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Case report

Meckel´s diverticulum located at the mesenteric edge of the ileum in an adult male: case report

Meckel´s diverticulum located at the mesenteric edge of the ileum in an adult male: case report

Prince Kasongo Mwila1,&, Baudouin Kongolo Kakudji1,2, Ntabiseng Mosimanyane1, Peter de Hill1


1Department of Surgery, Potchefstroom Hospital, Potchefstroom, South Africa, 2School of Clinical Medicine, Faculty of Health Sciences, University of the Witwatersrand, Johannesburg, South Africa



&Corresponding author
Prince Kasongo Mwila, Department of Surgery, Potchefstroom Hospital, Potchefstroom, South Africa




Meckel’s diverticulum (MD) is the most common congenital malformation of the gastrointestinal tract and occurs in 2-3% of the population. It is a true intestinal diverticulum that results from failure of the vitelline duct to obliterate during the fifth week of fetal development. Very few cases of ileal mesenteric edge location have been reported in the literature. We report a case of a 33 year old male, who presented with clinical signs of localised peritonitis. At laparotomy we found a perforated appendix with localised peritonitis. An incidental finding of a MD was discovered at about 70cms from the ileocecal valve. Macroscopic examination revealed an out pouching growth of 32mm in length, 12mm in diameter with the distal end being slightly bulbous. A segmental resection of the MD with primary anastomosis was performed. The ileal mesenteric edge locations of MD have been reported by a few other authors. The fact that the condition is not reported in large series could contribute to its consideration as bowel duplication. Because there is a high risk of ileal mesenteric MD to erode the mesenteric vasculature and cause devastating consequences, we advocate for systematic resection of ileal mesenteric MD in absence of other contraindications. We believe the ileal mesenteric location is a variant of the classical antimesenteric location. Finding a MD on the ileal mesenteric edge is exceptionally rare.



Introduction    Down

Meckel's diverticulum (MD) is the most common congenital malformation of the gastrointestinal tract and occurs in 2-3% of the population, 60% of patients come to medical attention before the age of ten years with the remainder of cases presenting in adolescence and adulthood [1]. MD was first described in a paper published in 1809 by the German anatomist, Johann Friedrich Meckel, who described it as a remnant of the omphalo-mesenteric duct [2], although such an abnormality had been mentioned quite a lot earlier by Fabricius Hildamus in 1598 and in 1671 by Laveter who did not recognize its embryological origin [3]. Several characteristics facilitate the identification of MD including location within two feet (60 cms) of the ileocecal valve, the presence of an independent vessel supplying the structure, its antimesenteric location, five layers of small intestine, and ectopic mucosa of either gastric, pancreatic or of other origin [4]. Despite the fact that the antimesenteric location has been described as one of the cardinal findings in defining the MD, few cases of location at the mesenteric edge have been described in the literature [5-9]. We describe a case of an incidental finding of Meckel´s diverticulum located at ileal mesenteric edge during a laparotomy for localised peritonitis secondary to a perforated appendix.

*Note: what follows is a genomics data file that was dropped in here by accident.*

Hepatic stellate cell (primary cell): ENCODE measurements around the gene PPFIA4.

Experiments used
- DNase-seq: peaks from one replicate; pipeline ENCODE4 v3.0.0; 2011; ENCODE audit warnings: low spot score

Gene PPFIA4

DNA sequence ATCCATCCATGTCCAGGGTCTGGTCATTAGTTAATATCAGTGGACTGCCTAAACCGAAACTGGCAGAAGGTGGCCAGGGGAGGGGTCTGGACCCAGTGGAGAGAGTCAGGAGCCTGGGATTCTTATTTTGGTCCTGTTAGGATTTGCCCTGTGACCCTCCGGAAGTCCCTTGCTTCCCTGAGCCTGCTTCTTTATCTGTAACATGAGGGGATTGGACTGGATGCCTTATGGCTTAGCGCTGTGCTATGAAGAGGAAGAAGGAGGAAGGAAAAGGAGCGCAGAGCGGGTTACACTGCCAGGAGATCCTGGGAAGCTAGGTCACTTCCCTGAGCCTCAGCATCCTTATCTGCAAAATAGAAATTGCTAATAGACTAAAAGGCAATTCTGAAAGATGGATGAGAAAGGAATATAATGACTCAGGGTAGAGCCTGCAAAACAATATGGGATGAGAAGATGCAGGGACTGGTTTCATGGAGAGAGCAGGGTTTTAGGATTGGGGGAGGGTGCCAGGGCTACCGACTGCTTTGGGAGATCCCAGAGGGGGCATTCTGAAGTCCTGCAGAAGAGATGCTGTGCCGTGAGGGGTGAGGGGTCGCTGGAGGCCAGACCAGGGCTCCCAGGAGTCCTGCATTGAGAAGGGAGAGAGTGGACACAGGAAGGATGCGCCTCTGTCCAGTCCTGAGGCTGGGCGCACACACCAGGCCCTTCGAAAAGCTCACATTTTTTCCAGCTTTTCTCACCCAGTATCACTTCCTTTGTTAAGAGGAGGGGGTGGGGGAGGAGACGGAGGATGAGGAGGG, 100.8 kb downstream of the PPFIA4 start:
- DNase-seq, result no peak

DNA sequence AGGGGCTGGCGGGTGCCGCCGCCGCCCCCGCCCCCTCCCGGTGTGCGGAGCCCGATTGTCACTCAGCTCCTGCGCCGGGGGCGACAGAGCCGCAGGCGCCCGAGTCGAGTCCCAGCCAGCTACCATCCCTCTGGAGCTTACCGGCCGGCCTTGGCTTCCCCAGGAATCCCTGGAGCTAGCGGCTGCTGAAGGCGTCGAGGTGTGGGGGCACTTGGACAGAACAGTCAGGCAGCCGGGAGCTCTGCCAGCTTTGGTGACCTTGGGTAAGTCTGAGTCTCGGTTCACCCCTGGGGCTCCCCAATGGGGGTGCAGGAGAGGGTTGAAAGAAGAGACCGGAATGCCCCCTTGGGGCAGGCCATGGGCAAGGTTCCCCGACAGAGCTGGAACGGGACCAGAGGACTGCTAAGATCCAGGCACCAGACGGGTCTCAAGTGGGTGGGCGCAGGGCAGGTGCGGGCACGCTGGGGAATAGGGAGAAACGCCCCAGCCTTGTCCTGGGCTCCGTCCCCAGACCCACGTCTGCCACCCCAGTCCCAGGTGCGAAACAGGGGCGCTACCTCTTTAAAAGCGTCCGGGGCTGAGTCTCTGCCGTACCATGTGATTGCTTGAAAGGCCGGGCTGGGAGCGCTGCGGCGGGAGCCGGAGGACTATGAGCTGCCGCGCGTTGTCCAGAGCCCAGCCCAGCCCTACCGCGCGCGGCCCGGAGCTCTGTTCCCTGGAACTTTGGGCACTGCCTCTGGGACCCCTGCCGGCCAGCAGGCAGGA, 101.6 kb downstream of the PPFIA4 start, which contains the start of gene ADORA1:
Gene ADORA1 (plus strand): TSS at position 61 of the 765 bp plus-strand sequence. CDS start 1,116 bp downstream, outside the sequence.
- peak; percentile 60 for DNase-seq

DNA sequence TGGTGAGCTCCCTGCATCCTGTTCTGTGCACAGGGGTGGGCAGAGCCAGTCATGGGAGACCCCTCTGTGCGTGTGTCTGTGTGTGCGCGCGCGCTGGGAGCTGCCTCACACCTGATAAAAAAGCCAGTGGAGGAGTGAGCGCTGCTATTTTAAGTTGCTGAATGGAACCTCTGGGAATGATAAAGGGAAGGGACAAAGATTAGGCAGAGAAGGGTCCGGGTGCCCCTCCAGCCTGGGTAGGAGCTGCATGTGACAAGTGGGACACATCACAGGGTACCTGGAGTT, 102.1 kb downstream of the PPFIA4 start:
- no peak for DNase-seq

Patient and observation Up    Down

A 33 years old male was transferred from a local clinic for an acute appendicitis. Symptoms started 3 days prior with epigastric pains. The following day the patient was nauseous, started vomiting and had worsening pain. He had no previous surgery, no chronic diseases, and no change of bowel habits or gastro intestinal bleed. He occasionally drinks alcohol and doesn´t smoke. His family history was unremarkable. On physical examination, he was febrile; temperature 38.2 degree celcius; BP 115/75 mmHg; heart rate 113 beats per minute; respiratory rate 24 cycles per minute, Sp02 93% on room air. The abdomen was not distended, there were no scars, no peristaltic waves or hernias. There was localised tenderness on the abdomen, mainly in the right fossa iliaca with rebound tenderness and guarding. On plain abdominal and chest radiographs, there was no free air under the diaphragm and no air fluid levels. Laboratory testing revealed a leukocytosis with a neutrophilia white cells count 18.2 per cubic millimeter, C-reactive protein 276 mg/l. A clinical diagnosis of perforated appendicitis with localised peritonitis was made. At explorative laparotomy we found a perforated grade IV appendicitis. At about 70 cms from the ileocecal valve we then incidentally found what we believed to be a MD despite its location on the ileal mesenteric edge (Figure 1, Figure 2, Figure 3). Segmental intestinal resection with primary end to end anastomosis was then performed, after the appendectomy. The abdomen was washed out with a copious amount of saline and closed. The post-operative period was characterized by a paralytic ileus on day one which completely resolved with conservative management on day 3. The patient was discharged on day 5 without any other complications being reported thus far.


Histology: Meckel´s Diverticulum: Macroscopic description: an unopened portion of small bowel with attached congested fatty tissue, 140mm in length. 70mm from one margin a diverticulum is present, 32mm in length, with a diameter of 12mm. The distal end is slightly bulbous. Height to diameter ratio (HDR) of 2.7